Worth A Look: 58.62%
Just Average: 10.34%
Pretty Crappy: 11.21%
6 reviews, 80 user ratings
by Andrew Howe
I'm not sure if anyone has written the obvious five-word review of this film ("Analyze This? I'd rather not."), but much as I love the idea I believe I owe everyone a little more than that. Having just come from a repeat viewing of The Sixth Sense, I am put in mind to make this an interactive review of sorts, in which you will be able to use each of your five senses to uncover various aspects of my feelings about this film. Sound like fun? OK, limber up those aural nerves, because the first question for the day is:What did you hear, my blue-eyed son?
"A laugh-free zone"
Come a bit closer for a moment, close enough that these words become little more than a blur on the page. Now press the ol' ear up against the screen (unless you're reading this on an unshielded monitor, in which case you may get a lethal dose of gamma rays for your trouble). Do you hear that high-pitched keening, like a violin string that's been wound way too tight? That, my friends, is the sound of this film's creators stretching a one-note idea so thin that it's damn near translucent.
For the record, Analyze This concerns itself with the events which take place when Billy Crystal's low-key suburban psychiatrist is forced to take on Robert DeNiro's career criminal as a patient (the weight of a life filled with murder and wrongdoing having gotten him a little down, you understand). This opens the way for a bunch of laughs as this supposedly stone-hard mafia dude tries to come to terms with holding a Magnum in one hand and a box of Kleenex to dry his anxiety-induced tears in the other.
But it doesn't, because while it would make a great ten minute vignette on Saturday Night Live it doesn't possess the requisite substance to carry a ninety minute movie. Consider, if you will, the delightful scenes between John Cusack and Alan Arkin in Grosse Pointe Blank. These episodes were based on the exact same premise, but GPB's creators were canny enough to realise that it was best left as an amusing adjunct to the main storyline. After all, once you get over the initial humour of the situation there's really no particular place to go.
Such common sense appears to have eluded those responsible for Analyze This, however, and so we are treated to the cinematic equivalent of 24 hours in a labour ward. It goes on, and it goes on, and before too long you find yourself slipping into a coma of the type usually reserved for shift workers watching the Home Shopping Channel.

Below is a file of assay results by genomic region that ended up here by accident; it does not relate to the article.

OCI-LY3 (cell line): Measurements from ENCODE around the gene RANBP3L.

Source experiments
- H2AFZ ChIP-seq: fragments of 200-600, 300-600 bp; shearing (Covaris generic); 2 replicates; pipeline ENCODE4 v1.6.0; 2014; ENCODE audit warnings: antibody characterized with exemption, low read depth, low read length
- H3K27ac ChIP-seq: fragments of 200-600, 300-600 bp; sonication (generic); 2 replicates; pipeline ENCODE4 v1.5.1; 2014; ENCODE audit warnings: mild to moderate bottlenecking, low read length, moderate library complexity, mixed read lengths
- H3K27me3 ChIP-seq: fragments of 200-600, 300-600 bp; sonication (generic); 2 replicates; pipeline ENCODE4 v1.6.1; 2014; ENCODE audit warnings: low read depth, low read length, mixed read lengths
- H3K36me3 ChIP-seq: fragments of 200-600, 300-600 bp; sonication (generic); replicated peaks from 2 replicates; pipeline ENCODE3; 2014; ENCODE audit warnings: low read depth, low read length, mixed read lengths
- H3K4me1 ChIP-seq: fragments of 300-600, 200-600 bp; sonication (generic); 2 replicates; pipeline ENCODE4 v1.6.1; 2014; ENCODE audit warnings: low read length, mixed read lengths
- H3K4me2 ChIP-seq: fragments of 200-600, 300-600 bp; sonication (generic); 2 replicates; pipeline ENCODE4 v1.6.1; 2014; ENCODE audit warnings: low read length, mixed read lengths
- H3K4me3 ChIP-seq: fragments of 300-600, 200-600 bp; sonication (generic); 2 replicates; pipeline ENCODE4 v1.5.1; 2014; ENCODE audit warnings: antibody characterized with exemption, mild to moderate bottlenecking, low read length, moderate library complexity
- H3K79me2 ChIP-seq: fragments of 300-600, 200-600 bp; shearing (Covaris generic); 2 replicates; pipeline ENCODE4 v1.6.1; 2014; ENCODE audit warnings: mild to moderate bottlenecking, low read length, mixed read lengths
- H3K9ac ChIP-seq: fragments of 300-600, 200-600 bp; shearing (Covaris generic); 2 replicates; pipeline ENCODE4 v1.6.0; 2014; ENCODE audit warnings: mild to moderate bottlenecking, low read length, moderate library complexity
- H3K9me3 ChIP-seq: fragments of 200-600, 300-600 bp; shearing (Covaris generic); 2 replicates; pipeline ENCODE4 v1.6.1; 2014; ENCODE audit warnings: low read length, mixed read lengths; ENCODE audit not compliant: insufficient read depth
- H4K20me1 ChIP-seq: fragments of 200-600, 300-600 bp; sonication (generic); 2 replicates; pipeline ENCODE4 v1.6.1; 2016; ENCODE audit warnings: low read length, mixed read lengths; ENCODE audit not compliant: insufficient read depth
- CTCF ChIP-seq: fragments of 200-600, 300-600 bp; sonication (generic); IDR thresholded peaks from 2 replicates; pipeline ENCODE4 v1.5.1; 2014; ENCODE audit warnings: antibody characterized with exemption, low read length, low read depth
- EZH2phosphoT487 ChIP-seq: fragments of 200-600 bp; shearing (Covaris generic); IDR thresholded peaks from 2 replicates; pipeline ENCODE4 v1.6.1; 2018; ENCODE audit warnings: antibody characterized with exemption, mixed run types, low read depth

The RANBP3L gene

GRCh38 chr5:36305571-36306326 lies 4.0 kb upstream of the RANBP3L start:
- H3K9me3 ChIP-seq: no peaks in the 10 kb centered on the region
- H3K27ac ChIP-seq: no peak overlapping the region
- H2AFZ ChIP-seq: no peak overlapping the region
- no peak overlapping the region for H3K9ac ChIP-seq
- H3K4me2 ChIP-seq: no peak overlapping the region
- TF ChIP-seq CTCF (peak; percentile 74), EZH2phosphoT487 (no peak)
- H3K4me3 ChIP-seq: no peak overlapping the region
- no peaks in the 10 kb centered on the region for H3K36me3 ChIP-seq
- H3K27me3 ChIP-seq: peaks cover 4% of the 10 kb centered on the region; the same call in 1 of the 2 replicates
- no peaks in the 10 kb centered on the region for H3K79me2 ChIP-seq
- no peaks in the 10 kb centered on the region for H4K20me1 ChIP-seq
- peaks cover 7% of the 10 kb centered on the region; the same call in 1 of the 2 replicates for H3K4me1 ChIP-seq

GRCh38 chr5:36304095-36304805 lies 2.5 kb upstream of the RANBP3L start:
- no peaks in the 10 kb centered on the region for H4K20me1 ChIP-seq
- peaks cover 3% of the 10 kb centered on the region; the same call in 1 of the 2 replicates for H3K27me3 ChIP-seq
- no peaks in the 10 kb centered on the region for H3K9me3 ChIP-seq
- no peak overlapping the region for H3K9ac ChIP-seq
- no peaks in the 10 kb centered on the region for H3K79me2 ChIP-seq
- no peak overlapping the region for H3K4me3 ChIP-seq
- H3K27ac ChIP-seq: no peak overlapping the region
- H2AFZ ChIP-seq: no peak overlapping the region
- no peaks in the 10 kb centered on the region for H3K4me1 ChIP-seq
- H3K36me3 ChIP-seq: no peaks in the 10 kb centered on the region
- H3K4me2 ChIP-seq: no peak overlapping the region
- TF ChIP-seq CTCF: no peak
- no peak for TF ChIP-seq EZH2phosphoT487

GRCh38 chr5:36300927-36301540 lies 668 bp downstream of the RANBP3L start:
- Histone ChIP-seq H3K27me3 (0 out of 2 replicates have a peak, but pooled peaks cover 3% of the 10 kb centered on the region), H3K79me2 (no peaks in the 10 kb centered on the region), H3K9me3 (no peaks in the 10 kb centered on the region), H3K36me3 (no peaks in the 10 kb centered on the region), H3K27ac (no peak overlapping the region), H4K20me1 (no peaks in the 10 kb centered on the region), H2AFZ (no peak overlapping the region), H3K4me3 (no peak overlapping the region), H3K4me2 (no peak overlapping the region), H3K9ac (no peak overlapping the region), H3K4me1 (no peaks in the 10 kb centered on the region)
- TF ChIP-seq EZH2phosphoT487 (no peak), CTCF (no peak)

Memo to Ramis and friends - unless you're God, one idea is never quite enough.
Perfumed dung is still dung
OK, now stick your nose up against the screen. Take a deep breath - do you smell that nasty aroma, sort of like burning cordite? What you are smelling is the powerful stench of mendacity rising from the offices of those responsible for marketing this film as a comedy.
Every now and again somebody decides to target a comedy at an adult audience, and by that I don't mean people who have recently earned the right to go to prison for committing heinous acts (like foisting this film on an unsuspecting public, now that I think about it). I'm talking about people over the age of forty, the dead zone of the cinema-going demographic. The Birdcage springs to mind, as does Prizzi's Honour, another supposed comedy which, on the day I saw it, seemed to have attracted an audience sporting more grey hairs than the crowd at your average Tom Jones concert. It's not a particularly hard trick to pull, provided you've got a couple of actors known to appeal to an older crowd and a premise which sounds quirky enough that Grandma can feel a little daring for putting the Zimmer frame in storage while she hot-foot’s it down the local cinema.
The problem is, this is not a particularly funny film (a trait shared by a large number of the comedies which service this niche, I might add). Now I can appreciate that comedy is, more than most things, a personal preference. I thought The Princess Bride was hilarious, maybe you didn't. But I have spoken to several people about this film, and they have all admitted that the sound of their laughter was not much heard on the day they viewed this particular slice of celluloid. Part of the reason is the paper-thin premise I mentioned above, and part of it is for reasons I will discuss below. But, in the final reckoning, it is a simple fact that the majority of the jokes in this film are just not funny. It is a very mannered work, clinical and sterile in its content and execution, almost anal in the way it lumbers steadily from plot points A to Z, and ultimately it comes across as an untainted specimen of by-the-numbers filmmaking. There is no heart, there is no soul, and there's sure as heck no brain.
I can understand why someone might climb Everest because it's there, but if someone could explain why this film's creators thought scaling a mountain of cow dung was a worthy expenditure of time and effort I'd really love to hear it.
Tourism in a talent-free zone
Do you see the name in the next sentence? Lisa Kudrow. Jesus, is she an awful actress or what?
The perils of Plasticine